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Modal testing is the form of vibration testing of an object whereby the natural (modal) frequencies, modal masses, modal damping ratios and mode shapes of the object under test are determined.
A modal test consists of an acquisition phase and an analysis phase. The complete process is often referred to as a Modal Analysis or Experimental Modal Analysis. Examples would include measuring the vibration of a car’s body when it is attached to a shaker, or the noise pattern in a room when excited by a loudspeaker.
Modal analysis is an important technique in Rotor Dynamics and Structural dynamics, where the natural frequency or shaft critical frequencies (Translational Mode, Pivot Modes, and 1st Bending Modes) are measured and calculated. It is important during the design stage or during any modification to the structure to ascertain the natural frequencies and to ensure that they are designed to provide sufficient frequency separation from the operating speed range of the rotor, or other frequency of interest.
There are several ways to do modal testing but impact hammer testing (Modal Impact Bump Test) and shaker (vibration tester) testing are commonplace. In both cases energy is supplied to the system with a known frequency content. Where structural resonances occur, there will be an amplification of the response, clearly seen in the response spectra. Using the response spectra and force spectra, a Transfer Function can be obtained. The transfer function (or Frequency Response Function (FRF)) is often curve fitted to estimate the modal parameters; however, there are many methods of modal parameter estimation and it is the topic of much research.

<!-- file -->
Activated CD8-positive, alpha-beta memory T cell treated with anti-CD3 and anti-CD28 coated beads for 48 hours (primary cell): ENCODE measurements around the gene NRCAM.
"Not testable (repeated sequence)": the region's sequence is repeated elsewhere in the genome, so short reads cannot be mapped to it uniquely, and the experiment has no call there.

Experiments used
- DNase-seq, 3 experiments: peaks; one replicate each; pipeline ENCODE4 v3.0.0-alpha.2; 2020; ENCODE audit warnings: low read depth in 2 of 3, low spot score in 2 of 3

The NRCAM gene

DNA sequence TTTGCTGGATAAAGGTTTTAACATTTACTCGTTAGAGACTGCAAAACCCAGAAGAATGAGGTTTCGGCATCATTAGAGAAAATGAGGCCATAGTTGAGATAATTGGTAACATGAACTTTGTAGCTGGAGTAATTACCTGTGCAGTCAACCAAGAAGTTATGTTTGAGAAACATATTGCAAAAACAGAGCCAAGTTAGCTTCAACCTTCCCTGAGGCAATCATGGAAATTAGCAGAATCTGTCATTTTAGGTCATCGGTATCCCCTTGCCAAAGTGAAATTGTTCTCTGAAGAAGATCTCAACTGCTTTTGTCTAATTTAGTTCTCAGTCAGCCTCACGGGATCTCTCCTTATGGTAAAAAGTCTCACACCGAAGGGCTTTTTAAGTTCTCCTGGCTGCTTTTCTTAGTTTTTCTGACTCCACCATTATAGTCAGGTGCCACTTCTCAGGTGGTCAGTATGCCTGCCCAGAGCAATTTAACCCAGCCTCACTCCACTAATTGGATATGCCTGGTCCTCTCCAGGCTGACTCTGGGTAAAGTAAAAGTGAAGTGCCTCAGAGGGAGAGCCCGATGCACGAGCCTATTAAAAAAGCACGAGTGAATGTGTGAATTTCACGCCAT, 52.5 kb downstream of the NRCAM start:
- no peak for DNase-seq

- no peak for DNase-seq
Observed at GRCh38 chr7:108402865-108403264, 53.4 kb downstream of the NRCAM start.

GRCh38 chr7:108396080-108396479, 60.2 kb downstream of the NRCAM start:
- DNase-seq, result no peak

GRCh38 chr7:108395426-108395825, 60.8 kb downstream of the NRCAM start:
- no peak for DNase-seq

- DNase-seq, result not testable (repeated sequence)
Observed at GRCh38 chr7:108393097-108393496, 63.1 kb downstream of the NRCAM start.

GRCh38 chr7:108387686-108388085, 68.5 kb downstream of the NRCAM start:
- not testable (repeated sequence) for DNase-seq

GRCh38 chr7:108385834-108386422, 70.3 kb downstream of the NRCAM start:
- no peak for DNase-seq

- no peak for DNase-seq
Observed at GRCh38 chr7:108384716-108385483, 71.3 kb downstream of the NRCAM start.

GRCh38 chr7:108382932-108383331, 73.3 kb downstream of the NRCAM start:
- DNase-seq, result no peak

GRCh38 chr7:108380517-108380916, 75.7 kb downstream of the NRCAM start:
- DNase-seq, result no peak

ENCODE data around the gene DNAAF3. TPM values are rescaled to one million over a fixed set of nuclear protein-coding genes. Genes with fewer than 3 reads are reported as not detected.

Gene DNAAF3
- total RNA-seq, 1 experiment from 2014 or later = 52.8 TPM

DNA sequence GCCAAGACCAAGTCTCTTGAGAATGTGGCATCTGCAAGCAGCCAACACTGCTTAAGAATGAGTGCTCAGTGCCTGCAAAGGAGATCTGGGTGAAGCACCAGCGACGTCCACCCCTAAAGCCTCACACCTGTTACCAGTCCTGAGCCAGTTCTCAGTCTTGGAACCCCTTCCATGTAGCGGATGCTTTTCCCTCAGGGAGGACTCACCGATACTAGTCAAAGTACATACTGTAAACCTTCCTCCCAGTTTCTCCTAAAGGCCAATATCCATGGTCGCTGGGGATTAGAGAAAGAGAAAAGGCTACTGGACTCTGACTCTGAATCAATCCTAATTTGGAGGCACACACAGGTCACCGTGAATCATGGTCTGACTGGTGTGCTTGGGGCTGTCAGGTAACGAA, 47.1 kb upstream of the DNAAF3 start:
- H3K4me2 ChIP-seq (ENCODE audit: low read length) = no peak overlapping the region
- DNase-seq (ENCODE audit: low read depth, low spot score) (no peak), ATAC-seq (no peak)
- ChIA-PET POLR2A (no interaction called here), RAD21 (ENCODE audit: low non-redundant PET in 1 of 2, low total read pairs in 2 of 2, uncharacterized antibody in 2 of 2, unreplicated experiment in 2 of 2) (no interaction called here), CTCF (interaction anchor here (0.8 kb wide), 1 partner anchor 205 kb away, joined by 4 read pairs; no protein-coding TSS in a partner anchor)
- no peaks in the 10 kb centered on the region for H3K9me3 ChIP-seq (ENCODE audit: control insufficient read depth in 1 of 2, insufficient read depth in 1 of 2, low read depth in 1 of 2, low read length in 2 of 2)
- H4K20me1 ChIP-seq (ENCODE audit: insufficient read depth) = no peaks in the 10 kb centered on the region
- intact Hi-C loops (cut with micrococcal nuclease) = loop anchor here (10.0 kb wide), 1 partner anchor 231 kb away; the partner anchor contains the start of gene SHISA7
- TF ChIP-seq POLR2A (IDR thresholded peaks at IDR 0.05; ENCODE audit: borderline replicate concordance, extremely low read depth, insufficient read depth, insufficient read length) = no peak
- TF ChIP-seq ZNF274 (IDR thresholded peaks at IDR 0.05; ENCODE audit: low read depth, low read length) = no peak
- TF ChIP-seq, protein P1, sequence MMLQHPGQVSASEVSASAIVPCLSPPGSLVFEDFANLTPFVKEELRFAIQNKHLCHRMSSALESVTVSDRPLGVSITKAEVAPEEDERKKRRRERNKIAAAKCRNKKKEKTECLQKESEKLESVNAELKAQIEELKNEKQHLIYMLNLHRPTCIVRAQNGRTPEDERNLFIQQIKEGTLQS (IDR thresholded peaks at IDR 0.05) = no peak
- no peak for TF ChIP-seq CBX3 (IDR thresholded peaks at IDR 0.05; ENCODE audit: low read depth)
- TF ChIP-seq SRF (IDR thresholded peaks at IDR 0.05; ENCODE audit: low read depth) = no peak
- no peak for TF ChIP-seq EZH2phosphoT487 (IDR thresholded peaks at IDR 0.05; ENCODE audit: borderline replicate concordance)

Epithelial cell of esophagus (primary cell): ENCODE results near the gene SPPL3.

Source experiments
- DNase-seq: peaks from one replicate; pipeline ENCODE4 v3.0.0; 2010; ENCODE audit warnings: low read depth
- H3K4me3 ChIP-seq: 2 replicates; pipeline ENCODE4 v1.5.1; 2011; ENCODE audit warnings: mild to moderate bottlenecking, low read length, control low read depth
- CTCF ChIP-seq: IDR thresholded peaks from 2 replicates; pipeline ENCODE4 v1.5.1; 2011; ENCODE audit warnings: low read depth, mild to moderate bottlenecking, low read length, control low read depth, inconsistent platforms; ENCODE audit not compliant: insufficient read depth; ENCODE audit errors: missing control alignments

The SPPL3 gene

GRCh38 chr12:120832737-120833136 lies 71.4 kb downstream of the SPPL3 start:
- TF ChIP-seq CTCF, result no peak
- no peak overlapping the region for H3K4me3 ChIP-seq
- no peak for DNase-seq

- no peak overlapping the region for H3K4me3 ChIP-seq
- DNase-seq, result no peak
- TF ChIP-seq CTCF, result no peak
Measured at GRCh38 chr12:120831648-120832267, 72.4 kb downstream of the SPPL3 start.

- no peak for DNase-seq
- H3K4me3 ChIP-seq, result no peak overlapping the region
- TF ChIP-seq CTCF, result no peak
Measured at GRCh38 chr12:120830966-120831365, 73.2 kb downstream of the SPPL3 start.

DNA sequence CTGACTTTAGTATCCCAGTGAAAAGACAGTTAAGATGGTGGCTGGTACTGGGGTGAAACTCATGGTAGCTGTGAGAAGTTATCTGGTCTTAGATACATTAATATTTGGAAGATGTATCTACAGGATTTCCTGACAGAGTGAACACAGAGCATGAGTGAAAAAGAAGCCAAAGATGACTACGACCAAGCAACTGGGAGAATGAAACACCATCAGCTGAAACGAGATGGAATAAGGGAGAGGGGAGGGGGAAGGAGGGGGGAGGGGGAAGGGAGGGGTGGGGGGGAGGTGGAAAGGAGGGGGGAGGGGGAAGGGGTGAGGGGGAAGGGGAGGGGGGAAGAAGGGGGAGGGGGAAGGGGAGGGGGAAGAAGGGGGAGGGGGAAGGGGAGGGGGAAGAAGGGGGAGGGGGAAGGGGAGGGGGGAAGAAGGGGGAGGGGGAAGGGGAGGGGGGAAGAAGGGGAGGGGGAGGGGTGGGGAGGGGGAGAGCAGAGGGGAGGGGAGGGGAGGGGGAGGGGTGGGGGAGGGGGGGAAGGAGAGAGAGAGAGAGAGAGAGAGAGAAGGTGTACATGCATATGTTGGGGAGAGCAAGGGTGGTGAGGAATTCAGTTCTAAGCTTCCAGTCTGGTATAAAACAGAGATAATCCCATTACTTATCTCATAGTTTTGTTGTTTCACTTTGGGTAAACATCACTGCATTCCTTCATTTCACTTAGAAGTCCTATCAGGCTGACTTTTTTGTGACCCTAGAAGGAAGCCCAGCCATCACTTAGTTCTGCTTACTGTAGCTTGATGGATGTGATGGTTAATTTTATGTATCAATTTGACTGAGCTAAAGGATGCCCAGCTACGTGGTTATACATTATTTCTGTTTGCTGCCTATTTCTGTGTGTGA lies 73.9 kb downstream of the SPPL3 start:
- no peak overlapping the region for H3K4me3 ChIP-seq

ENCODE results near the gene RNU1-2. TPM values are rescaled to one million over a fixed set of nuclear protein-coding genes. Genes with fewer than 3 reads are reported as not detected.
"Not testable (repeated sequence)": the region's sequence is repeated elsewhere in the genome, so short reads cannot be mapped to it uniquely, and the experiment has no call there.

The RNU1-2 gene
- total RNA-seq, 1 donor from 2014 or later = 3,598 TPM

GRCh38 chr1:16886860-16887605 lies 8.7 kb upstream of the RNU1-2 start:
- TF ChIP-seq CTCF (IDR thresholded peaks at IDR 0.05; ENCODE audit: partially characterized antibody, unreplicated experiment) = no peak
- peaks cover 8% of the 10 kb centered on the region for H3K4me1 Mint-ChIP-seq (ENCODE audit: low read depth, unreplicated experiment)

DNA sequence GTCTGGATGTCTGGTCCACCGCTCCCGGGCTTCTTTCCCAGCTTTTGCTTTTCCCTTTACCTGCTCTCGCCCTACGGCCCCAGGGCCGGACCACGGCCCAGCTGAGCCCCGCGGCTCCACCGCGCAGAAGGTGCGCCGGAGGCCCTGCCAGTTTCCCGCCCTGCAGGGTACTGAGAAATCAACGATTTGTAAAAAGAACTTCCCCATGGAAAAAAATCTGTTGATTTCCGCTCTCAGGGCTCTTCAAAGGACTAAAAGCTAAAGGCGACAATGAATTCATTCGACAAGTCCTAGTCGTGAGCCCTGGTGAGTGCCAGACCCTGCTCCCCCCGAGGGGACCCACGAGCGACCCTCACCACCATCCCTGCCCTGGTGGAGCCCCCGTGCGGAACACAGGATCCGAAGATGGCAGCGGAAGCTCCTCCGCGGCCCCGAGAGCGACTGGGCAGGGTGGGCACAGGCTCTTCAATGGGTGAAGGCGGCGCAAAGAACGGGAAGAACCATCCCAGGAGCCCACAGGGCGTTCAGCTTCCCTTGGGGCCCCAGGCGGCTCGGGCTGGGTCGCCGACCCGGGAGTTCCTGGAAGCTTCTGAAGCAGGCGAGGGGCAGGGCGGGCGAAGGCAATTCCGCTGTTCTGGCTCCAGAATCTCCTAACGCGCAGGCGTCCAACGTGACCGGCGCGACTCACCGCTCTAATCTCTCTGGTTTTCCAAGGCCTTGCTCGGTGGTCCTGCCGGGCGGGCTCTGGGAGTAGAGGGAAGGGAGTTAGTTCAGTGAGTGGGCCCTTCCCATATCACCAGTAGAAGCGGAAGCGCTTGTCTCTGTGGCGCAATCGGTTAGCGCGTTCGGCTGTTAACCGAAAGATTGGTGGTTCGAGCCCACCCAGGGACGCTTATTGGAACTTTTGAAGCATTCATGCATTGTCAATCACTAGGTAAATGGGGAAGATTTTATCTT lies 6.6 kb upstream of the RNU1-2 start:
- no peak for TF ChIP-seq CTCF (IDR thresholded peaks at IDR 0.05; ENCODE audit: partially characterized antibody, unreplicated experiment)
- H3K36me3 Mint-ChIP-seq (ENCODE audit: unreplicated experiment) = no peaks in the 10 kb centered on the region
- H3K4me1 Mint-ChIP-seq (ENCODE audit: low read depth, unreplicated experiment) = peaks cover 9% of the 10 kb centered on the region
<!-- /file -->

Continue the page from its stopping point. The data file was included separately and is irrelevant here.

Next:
Modal analysis is the study of the dynamic properties of systems in the frequency domain. Examples would include measuring the vibration of a car’s body when it is attached to a shaker, or the noise pattern in a room when excited by a loudspeaker. Modal analysis is an important technique in rotor and structural dynamics, where the engineer should attempt to keep the natural frequency or shaft critical frequencies (Transitional Mode, Pivot Modes, and 1st Bending Modes) away from the operating speed range of the rotor, or any other frequency of interest. This may not always be possible to avoid, for example during a transient run up period, and for this reason vibration engineering is used to calculate the amount of damping required at the frequencies, and can be used to provide minimum shaft ramp up rates for specific frequency ranges where modes are present, as well as other useful dynamics information.
Modern day experimental modal analysis systems are composed of:
Classically this was done with a SIMO (single-input, multiple-output) approach, that is, one excitation point, and then the response is measured at many other points. In the past a hammer survey, using a fixed accelerometer and a roving hammer as excitation, gave a MISO (multiple-input, single-output) analysis, which is mathematically identical to SIMO, due to the principle of reciprocity. In recent years MIMO (multi-input, multiple-output) have become more practical, where partial coherence analysis identifies which part of the response comes from which excitation source. Using multiple shakers leads to a uniform distribution of the energy over the entire structure and a better coherence in the measurement. A single shaker may not effectively excite all the modes of a structure.
Typical excitation signals can be classed as impulse, broadband, swept sine, chirp, and possibly others. Each has its own advantages and disadvantages.
The analysis of the signals typically relies on Fourier analysis. The resulting transfer function will show one or more resonances, whose characteristic mass, frequency and damping can be estimated from the measurements.